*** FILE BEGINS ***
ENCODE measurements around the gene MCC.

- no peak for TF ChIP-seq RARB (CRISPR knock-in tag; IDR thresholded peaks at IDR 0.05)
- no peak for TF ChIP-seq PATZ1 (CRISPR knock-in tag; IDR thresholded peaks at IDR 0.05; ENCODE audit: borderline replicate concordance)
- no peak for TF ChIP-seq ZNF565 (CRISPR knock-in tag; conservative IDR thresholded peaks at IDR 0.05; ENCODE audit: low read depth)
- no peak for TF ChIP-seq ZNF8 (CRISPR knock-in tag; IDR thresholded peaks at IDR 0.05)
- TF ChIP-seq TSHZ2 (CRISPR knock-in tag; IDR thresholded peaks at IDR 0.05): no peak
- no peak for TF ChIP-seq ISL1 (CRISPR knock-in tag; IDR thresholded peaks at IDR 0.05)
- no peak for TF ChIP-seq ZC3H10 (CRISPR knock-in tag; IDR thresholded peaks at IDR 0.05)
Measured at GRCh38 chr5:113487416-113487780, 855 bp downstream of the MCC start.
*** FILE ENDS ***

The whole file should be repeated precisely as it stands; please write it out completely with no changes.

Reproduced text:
ENCODE measurements around the gene MCC.

- no peak for TF ChIP-seq RARB (CRISPR knock-in tag; IDR thresholded peaks at IDR 0.05)
- no peak for TF ChIP-seq PATZ1 (CRISPR knock-in tag; IDR thresholded peaks at IDR 0.05; ENCODE audit: borderline replicate concordance)
- no peak for TF ChIP-seq ZNF565 (CRISPR knock-in tag; conservative IDR thresholded peaks at IDR 0.05; ENCODE audit: low read depth)
- no peak for TF ChIP-seq ZNF8 (CRISPR knock-in tag; IDR thresholded peaks at IDR 0.05)
- TF ChIP-seq TSHZ2 (CRISPR knock-in tag; IDR thresholded peaks at IDR 0.05): no peak
- no peak for TF ChIP-seq ISL1 (CRISPR knock-in tag; IDR thresholded peaks at IDR 0.05)
- no peak for TF ChIP-seq ZC3H10 (CRISPR knock-in tag; IDR thresholded peaks at IDR 0.05)
Measured at GRCh38 chr5:113487416-113487780, 855 bp downstream of the MCC start.